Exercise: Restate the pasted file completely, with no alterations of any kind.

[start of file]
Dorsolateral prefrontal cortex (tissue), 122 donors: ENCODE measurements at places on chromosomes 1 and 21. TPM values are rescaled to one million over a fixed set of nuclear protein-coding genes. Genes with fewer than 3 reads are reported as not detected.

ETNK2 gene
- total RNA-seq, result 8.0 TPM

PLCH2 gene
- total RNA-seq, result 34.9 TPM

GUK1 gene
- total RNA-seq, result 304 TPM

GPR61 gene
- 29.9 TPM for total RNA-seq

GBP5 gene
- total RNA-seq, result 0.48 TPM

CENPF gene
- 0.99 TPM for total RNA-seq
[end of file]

Dorsolateral prefrontal cortex (tissue), 122 donors: ENCODE measurements at places on chromosomes 1 and 21. TPM values are rescaled to one million over a fixed set of nuclear protein-coding genes. Genes with fewer than 3 reads are reported as not detected.

ETNK2 gene
- total RNA-seq, result 8.0 TPM

PLCH2 gene
- total RNA-seq, result 34.9 TPM

GUK1 gene
- total RNA-seq, result 304 TPM

GPR61 gene
- 29.9 TPM for total RNA-seq

GBP5 gene
- total RNA-seq, result 0.48 TPM

CENPF gene
- 0.99 TPM for total RNA-seq